Academic journal article Southern Cultures

The Great Deluge

Academic journal article Southern Cultures

The Great Deluge

Article excerpt

A Chronicle of the Aftermath of Hurricane Floyd

When Hurricane Floyd visited North Carolina almost exactly two years ago, it was the worst natural disaster in the state's history. According to the North Carolina Division of Emergency Management and the Charlotte Observer, Floyd and its floods left fifty-one dead, sixty-six counties declared disaster areas, $6 billion in damage, 1.5 million people without power, 48,000 people in shelters, and hundreds of thousands of livestock dead. The storm flooded out twenty-four wastewater treatment plants, destroyed seven dams, and caused over $150 million in damage to state highways and $75 million to bridges and drainage systems. In all, Floyd forced police and the military to perform 1,400 swift-water evacuations.

The swelling of the Cape Fear, Neuse, and surrounding river basins transformed the geography and terrain of much of North Carolina. It also changed forever the people who endured it and left behind innumerable stories. Three months after Floyd, historian Charles D. Thompson Jr. and photographer Rob Amberg visited flood damaged communities in North Carolina to record eyewitness accounts of the hurricane and its aftermath. Here are the images and, in these survivors' own words, their chronicle of The Great Deluge.

"I walked out to the corner and walked over to where the bridge was at and just looked at the water to see how it was coming along. I'm saying to myself, `It's not doing anything; we're going to be alright.' So I came back and went to bed."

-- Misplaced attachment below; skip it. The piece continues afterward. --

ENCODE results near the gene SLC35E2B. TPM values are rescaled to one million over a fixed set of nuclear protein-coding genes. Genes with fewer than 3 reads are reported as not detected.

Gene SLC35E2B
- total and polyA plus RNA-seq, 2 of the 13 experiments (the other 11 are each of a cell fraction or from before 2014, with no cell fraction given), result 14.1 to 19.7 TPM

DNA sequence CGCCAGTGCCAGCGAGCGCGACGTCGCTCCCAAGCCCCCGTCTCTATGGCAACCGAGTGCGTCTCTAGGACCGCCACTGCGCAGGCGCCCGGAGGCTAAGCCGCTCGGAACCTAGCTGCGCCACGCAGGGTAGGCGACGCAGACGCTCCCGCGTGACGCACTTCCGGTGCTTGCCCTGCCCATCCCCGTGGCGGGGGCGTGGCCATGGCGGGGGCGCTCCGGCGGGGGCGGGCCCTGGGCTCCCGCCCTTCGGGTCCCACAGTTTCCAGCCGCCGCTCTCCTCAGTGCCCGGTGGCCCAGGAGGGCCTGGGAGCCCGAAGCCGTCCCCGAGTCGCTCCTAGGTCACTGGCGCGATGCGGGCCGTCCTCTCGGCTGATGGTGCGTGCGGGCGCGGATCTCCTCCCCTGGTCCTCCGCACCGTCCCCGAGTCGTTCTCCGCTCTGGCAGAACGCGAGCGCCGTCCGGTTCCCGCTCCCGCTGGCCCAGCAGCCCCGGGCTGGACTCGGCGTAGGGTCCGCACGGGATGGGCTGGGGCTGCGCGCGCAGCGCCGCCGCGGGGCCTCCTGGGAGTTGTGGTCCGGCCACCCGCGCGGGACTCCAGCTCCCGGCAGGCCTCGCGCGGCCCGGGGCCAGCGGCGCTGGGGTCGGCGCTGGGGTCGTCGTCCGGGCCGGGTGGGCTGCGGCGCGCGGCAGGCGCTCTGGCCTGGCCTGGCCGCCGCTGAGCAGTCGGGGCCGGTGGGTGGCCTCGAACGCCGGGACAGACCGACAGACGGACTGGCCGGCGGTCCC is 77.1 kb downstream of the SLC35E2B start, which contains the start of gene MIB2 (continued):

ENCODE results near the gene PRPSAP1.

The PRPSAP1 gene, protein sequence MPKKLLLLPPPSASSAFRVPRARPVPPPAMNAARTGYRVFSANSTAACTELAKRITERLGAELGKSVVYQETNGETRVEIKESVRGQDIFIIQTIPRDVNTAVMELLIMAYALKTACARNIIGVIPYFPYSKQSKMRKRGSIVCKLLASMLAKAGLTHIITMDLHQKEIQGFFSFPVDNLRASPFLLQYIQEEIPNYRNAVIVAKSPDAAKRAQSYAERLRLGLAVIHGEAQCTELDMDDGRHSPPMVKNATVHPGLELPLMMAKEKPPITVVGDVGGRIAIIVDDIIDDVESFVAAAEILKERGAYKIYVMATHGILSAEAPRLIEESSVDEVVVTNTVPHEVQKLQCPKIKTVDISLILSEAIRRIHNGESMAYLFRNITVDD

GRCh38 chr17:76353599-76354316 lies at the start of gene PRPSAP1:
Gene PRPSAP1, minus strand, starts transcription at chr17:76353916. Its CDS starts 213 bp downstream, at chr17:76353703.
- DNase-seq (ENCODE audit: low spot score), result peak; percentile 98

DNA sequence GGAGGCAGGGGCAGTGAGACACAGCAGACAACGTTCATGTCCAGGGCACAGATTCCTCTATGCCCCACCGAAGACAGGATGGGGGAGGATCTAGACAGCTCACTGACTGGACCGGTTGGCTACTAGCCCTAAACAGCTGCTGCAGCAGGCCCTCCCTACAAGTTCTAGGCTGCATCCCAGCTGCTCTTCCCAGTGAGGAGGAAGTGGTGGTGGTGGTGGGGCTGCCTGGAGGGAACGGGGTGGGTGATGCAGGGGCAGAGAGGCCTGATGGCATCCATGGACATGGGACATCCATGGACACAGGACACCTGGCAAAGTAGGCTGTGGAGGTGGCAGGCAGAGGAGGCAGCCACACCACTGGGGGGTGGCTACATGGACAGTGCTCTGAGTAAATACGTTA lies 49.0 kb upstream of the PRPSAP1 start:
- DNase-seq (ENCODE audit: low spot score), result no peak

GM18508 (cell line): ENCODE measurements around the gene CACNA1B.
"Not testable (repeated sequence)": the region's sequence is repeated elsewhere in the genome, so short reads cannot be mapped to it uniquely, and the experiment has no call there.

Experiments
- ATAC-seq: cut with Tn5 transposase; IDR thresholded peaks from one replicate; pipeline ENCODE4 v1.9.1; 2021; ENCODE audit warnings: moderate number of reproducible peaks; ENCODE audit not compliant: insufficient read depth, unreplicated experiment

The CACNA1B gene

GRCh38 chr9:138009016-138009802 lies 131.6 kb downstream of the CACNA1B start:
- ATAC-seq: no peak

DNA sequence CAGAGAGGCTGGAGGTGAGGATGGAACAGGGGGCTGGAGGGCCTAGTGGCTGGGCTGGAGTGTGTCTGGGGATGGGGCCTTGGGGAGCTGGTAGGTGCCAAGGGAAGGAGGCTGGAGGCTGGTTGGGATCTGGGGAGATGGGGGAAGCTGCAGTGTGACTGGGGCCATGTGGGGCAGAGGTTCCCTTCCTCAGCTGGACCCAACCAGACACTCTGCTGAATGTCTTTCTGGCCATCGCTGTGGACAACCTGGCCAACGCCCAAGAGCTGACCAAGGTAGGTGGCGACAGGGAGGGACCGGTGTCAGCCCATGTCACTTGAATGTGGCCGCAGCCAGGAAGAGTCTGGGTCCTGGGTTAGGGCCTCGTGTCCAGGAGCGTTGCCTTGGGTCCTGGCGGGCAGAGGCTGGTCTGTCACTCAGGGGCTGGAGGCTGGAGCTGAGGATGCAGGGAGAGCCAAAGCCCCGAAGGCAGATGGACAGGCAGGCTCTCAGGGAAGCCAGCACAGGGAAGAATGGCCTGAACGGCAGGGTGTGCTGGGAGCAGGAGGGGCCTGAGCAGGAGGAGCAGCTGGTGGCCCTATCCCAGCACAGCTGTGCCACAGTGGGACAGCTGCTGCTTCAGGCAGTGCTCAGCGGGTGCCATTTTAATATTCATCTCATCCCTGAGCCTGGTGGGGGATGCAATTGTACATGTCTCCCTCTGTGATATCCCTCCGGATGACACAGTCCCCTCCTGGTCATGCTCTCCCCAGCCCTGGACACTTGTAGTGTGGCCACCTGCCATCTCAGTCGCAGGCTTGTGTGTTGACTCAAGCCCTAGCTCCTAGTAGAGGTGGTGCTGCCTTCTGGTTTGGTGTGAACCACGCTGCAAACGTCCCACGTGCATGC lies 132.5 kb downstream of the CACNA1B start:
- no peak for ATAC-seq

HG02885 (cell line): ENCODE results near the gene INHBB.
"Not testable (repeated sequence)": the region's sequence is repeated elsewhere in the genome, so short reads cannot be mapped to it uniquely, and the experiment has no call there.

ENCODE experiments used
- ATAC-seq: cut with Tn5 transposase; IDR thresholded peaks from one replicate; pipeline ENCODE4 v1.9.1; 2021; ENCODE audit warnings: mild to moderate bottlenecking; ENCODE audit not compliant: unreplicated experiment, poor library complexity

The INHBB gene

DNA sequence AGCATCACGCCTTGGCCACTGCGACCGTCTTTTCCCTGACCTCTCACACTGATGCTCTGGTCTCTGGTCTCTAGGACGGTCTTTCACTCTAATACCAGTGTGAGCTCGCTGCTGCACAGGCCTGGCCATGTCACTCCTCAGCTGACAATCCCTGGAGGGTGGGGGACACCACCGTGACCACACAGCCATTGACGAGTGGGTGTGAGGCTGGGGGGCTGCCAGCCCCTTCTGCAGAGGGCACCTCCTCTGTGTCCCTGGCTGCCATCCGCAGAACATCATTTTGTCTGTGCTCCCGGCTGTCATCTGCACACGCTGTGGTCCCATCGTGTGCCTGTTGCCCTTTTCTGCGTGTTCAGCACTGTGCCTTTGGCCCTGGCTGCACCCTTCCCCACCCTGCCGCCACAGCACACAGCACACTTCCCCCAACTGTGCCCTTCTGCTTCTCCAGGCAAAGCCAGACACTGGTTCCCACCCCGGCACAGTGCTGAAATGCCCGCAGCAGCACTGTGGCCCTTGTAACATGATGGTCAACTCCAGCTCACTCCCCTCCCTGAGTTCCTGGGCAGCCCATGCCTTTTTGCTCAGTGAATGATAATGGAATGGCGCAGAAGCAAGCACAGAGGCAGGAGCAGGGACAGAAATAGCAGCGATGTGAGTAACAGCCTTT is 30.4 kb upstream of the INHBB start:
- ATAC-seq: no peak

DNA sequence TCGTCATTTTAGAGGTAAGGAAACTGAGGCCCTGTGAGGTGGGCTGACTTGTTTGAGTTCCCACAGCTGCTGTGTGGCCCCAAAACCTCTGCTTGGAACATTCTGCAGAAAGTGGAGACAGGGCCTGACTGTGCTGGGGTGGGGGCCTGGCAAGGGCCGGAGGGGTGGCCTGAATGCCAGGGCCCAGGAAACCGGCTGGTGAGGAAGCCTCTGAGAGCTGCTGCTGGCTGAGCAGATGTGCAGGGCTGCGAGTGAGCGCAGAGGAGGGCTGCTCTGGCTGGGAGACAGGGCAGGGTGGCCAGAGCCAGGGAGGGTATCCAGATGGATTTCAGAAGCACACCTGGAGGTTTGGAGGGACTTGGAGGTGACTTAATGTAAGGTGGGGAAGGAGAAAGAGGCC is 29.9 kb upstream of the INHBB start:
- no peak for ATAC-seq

--Walter Davis Jr., administrator at the Caswell Center Grifton, North Carolina

"And the water was just trickling across the road. And I said, `Well, it's about to peak out. This don't come this high.' And we came on home and went to bed."

--Aaron Cavenaugh, turkey farmer Northeast, North Carolina

"We're blessed because when that flood came through here, I tell you what, it was just as pretty as it could be that Thursday. Sun was shining and it was warm. ... That night we went to bed, the lights were off.... About the time we got to bed good, there were lights flashing to the window and the water was up just that quick. We hurried up and got our clothes on and got out and stepped in the water, right there to the doorstep. Just that quick."

--Walter Davis Sr., retired DuPont employee Grifton, North Carolina

"I didn't know what was going on, so I got my flashlight. I walked out to see what was going on. I stepped out on the back porch, and water came up to ... to my knees, and that woke me up. I got in high gear. And I already had an overnight bag packed.... I just grabbed it, threw it in my truck and got out. Got out. It was something. It was unbelievable. I just did not realize how quick that water had rose like that."

--Walter Davis Jr., administrator at the Caswell Center Grifton, North Carolina

"We were putting deeds and files in a trash bag and tying them up."

--Jenny Cavenaugh, turkey farmer and antique dealer Northeast, North Carolina

"The water was coming. I don't know what kind of force it was, but it was terrible. The water was just rolling like there was pressure behind it. I just haven't ever seen water do like that before. I was thinking that after we had gotten out--I said to myself, `The force that was behind that water; it might just wash the house down.'"

--Walter Davis Sr., retired DuPont employee Grifton, North Carolina

"I felt like that I was a refugee or something because we were all--I mean I went out with my gown, a shoe of one color on each foot, and my pocketbook. That's all.... It came quick.... You're talking about a foot of water that afternoon to chest deep on a six-foot man by eight o'clock."

--Jenny Cavenaugh, turkey farmer and antique dealer Northeast, North Carolina

"We were behind one another praying to get out of that water."

--Walter Davis Sr. …

Search by... Author
Show... All Results Primary Sources Peer-reviewed

Oops!

An unknown error has occurred. Please click the button below to reload the page. If the problem persists, please try again in a little while.